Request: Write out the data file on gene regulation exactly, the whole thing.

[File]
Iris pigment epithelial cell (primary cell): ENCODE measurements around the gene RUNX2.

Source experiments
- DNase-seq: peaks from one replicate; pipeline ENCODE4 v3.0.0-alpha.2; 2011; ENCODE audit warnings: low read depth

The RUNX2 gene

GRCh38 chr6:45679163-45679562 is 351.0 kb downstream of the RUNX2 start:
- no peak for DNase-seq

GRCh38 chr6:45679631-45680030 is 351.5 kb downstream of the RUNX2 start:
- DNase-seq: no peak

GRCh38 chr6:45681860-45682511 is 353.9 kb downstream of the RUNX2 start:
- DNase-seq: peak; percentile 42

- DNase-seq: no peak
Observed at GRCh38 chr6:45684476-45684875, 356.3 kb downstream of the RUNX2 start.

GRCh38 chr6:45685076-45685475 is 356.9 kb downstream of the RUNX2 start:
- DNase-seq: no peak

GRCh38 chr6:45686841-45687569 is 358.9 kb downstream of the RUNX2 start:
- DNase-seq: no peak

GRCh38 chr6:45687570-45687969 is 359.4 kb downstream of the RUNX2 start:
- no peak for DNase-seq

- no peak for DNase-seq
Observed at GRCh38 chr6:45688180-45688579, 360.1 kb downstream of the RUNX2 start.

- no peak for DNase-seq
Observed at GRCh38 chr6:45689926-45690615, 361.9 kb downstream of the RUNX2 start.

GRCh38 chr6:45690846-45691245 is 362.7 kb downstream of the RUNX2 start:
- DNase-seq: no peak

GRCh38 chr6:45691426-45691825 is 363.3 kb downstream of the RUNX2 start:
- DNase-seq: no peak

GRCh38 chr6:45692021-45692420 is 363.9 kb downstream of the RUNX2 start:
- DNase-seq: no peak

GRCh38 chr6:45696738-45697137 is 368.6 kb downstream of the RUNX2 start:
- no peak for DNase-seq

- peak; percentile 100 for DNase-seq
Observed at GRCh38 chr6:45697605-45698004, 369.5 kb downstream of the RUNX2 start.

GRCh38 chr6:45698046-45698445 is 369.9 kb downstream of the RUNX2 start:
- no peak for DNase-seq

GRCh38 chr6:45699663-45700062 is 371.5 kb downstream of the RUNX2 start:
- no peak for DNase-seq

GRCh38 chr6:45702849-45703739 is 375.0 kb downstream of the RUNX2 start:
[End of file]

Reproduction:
Iris pigment epithelial cell (primary cell): ENCODE measurements around the gene RUNX2.

Source experiments
- DNase-seq: peaks from one replicate; pipeline ENCODE4 v3.0.0-alpha.2; 2011; ENCODE audit warnings: low read depth

The RUNX2 gene

GRCh38 chr6:45679163-45679562 is 351.0 kb downstream of the RUNX2 start:
- no peak for DNase-seq

GRCh38 chr6:45679631-45680030 is 351.5 kb downstream of the RUNX2 start:
- DNase-seq: no peak

GRCh38 chr6:45681860-45682511 is 353.9 kb downstream of the RUNX2 start:
- DNase-seq: peak; percentile 42

- DNase-seq: no peak
Observed at GRCh38 chr6:45684476-45684875, 356.3 kb downstream of the RUNX2 start.

GRCh38 chr6:45685076-45685475 is 356.9 kb downstream of the RUNX2 start:
- DNase-seq: no peak

GRCh38 chr6:45686841-45687569 is 358.9 kb downstream of the RUNX2 start:
- DNase-seq: no peak

GRCh38 chr6:45687570-45687969 is 359.4 kb downstream of the RUNX2 start:
- no peak for DNase-seq

- no peak for DNase-seq
Observed at GRCh38 chr6:45688180-45688579, 360.1 kb downstream of the RUNX2 start.

- no peak for DNase-seq
Observed at GRCh38 chr6:45689926-45690615, 361.9 kb downstream of the RUNX2 start.

GRCh38 chr6:45690846-45691245 is 362.7 kb downstream of the RUNX2 start:
- DNase-seq: no peak

GRCh38 chr6:45691426-45691825 is 363.3 kb downstream of the RUNX2 start:
- DNase-seq: no peak

GRCh38 chr6:45692021-45692420 is 363.9 kb downstream of the RUNX2 start:
- DNase-seq: no peak

GRCh38 chr6:45696738-45697137 is 368.6 kb downstream of the RUNX2 start:
- no peak for DNase-seq

- peak; percentile 100 for DNase-seq
Observed at GRCh38 chr6:45697605-45698004, 369.5 kb downstream of the RUNX2 start.

GRCh38 chr6:45698046-45698445 is 369.9 kb downstream of the RUNX2 start:
- no peak for DNase-seq

GRCh38 chr6:45699663-45700062 is 371.5 kb downstream of the RUNX2 start:
- no peak for DNase-seq

GRCh38 chr6:45702849-45703739 is 375.0 kb downstream of the RUNX2 start: